When considering the consumption of fine art, it becomes evident almost immediately that art is a commodity, something defined as a useful or valuable item which can be bought or sold. Contemporary art auctioned off at Sotheby’s between 2003 and 2007 had a 600% increase from £218 million’s worth sold in 2003, to £1.3 billion sold in 2007. Art Piece Database put the average rise in Contemporary Art between the years of 2003-2008 at 800%. The site also reveals an increase in value between 2006-2007 at 55% for contemporary art, but only a 7.6% spike for Old Masters work. Logic might dictate that when there is less of something, its price increases. However, as this Artnet graphic makes clear, the demand for Contemporary Art more recently still far outweighs the demand for the Old Masters.
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If contemporary art is indeed the in-demand market for moving money in the cultural sphere, what is the cause?
Art objects are not exchangeable one for the other like other commodities. Art economics is based on the scarcity of unique objects. There is a general price point and many different outlets in which art is now sold. Auction houses, commercial galleries, art dealers and online vendors have taken up the mantle of distributing art through new channels, finding new sorts of clientele as they advertise and gain notoriety. A consumer society is one in which individuals are confronted with and surrounded by an enormous assortment of goods, and in which the characteristics of those good constantly change. And the concept of commodity cultures is intricately allied with the idea that we all construct our own identities.
These identities are changing in the art world. In today’s media-fueled capitalistic environment, artists are often considered as celebrities, skyrocketing in value as they morph into someone recognisable in the public eye. Tracy Emin, Damien Hirst, Jeff Koons, Jay Jopling and Larry Gagosian are a few arty names that attend celebrity events, rubbing elbows and making big name collaborations happen. Thus, the question is easily presented, are we buying art or are we buying branded products?
I argue that, today, it depends, but canvases are often purchased for the name of their creator, not their particular excellence of composition. Look at the signature, ask where a work was purchased and who sold it. Any certain gallery works its own marketing scheme, an art dealer will have their unique ring of elite pals and buyers, and the auction houses have ways to make sure their loyal clients are satisfied and rewarded. However, there are certain enterprises that have taken artistic branding and commodification to an intense new level.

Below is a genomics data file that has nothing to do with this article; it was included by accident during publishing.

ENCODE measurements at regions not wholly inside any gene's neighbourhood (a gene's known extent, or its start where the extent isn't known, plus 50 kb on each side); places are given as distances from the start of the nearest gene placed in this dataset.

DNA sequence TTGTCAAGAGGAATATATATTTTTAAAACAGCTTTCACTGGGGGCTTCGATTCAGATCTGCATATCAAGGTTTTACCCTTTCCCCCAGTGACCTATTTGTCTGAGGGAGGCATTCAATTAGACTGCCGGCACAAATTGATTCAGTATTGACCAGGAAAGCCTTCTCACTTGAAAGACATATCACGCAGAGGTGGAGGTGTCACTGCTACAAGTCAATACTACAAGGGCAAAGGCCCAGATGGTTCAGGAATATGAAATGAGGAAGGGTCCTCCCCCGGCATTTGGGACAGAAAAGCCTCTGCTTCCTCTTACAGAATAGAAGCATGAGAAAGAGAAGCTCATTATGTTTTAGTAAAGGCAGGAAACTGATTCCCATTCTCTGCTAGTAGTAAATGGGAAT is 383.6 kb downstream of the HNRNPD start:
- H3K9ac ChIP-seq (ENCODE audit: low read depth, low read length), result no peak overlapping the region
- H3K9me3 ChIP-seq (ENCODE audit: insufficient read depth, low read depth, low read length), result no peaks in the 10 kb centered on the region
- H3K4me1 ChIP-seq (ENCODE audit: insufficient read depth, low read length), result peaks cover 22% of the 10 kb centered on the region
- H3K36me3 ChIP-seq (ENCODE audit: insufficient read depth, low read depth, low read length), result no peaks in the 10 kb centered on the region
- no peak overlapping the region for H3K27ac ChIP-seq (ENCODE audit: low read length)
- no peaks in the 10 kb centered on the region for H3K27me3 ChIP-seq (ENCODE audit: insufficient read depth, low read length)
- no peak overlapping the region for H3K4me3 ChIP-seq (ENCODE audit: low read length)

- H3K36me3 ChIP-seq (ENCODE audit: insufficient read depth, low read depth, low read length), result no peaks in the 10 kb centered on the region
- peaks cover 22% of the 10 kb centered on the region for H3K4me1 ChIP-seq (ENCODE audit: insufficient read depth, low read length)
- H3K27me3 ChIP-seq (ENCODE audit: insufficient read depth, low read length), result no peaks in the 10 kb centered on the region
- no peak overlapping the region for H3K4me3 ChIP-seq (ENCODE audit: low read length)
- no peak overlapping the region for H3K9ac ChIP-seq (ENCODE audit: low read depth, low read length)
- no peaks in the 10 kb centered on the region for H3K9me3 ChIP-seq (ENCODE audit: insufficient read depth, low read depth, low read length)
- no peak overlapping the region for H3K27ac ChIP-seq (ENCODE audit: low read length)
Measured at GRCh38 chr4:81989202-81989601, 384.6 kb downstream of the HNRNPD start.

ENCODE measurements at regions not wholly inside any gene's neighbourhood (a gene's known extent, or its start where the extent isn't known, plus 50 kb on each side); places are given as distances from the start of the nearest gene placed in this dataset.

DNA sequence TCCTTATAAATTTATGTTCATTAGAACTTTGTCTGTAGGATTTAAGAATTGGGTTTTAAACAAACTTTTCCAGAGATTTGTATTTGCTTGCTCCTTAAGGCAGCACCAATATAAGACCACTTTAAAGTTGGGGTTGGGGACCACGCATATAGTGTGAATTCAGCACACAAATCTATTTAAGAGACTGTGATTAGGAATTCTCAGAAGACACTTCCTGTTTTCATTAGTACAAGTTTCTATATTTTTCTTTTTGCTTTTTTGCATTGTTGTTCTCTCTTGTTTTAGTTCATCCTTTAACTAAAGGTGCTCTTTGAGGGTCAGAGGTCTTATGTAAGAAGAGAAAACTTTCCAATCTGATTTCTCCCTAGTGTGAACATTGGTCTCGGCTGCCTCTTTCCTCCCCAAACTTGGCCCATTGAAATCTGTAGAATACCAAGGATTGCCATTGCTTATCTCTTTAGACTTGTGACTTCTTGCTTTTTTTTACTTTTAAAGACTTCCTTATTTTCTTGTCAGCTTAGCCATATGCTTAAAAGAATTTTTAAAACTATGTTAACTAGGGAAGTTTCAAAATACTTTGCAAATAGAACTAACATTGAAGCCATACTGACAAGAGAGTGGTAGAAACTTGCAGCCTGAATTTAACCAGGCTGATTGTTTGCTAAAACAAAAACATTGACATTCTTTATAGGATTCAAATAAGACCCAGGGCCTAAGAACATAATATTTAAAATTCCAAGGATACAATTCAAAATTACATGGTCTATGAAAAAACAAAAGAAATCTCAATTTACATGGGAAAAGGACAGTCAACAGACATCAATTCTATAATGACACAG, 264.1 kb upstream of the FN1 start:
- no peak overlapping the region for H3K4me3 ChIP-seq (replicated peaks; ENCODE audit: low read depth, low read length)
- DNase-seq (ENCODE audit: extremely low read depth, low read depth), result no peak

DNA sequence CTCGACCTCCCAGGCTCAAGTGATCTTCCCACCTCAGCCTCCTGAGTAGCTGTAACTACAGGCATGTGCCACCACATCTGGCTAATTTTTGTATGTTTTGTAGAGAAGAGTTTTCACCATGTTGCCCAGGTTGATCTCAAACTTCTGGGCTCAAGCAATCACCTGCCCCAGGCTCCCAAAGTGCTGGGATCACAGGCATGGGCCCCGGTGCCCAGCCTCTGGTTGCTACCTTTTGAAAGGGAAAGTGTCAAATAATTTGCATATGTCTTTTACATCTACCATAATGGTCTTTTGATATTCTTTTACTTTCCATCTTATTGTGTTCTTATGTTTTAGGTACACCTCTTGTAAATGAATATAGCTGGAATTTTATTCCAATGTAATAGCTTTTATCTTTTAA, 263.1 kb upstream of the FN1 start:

Zara x Keith Haring

Zara x Keith Haring


In 2010, the Spanish fashion label Zara began selling Basquiat’s imagery on T-shirts, quickly after profiting from a collection of Keith Haring printed shirts. Uniqlo, a Japanese maker of casualwear, followed suit, tossing in an Andy Warhol design or two and really working some clichés. In truth, the choice of Basquiat isn’t all that surprising, given his particular influence on the world of Hip Hop (the Gym Class Heroes lyrics, “Now watch me rock the spot like Basquiat, minus the heroin and make my face popular like Andy did to Marilyn” seem particularly poignant under this light). Yet to me, this is some of the most importance evidence concerning art’s utter objectification. Particular popular artists, or at least their estates, have fallen victim to massive-scale reproduction in the arena of fashion. Yes, t-shirts do promote the artist and their works, but change the representation of their status. Prominent works are now churned out at cheap prices on cheap cotton for the unwitting public, and, in my mind, consequently become undervalued for their importance in Art History. I think Keith Haring deserves more than to be tossed out with the rest of last season’s “festival wear”, and I see a big enough difference between accessible and dumbed-down arts.
Uniqlo Boys' SPRZY NY Graphic T-shirt (Jean-Michel Basquiat)

Uniqlo Boys’ SPRZY NY Graphic T-shirt (Jean-Michel Basquiat)


There is much more to say on this topic; I’m offering but a brief glance into celebrity and fashion influences on  contemporary art commodification. Some would argue that art is not a commodity. And I’d like to agree, because I don’t want it to be. Snaps for all those still making art for art’s sake out there. But look at the figures, see in which trendy directions big money flows of late. Reproduction is complicated; a worthy way of paying homage, but also a way of devaluing pieces despite all the best financial intentions. Standards of authenticity and originality are not so much under question here, but motivations which drive purchases of many artworks and pieces of apparel today, those are the true source of my dilemma. After all, isn’t art meant to inspire, not just help us fit in?
Sean Steadman
Kiyan Williams, Thirfted satin blazer, Zara Destroyed Basquiat T-shirt, H&M sequin leggings, Salvatore Ferragamo patent leather oxfords, Warhol Tote by Friend, lookbook.nu

Kiyan Williams, Thirfted satin blazer, Zara Destroyed Basquiat T-shirt, H&M sequin leggings, Salvatore Ferragamo patent leather oxfords, Warhol Tote by Friend, lookbook.nu

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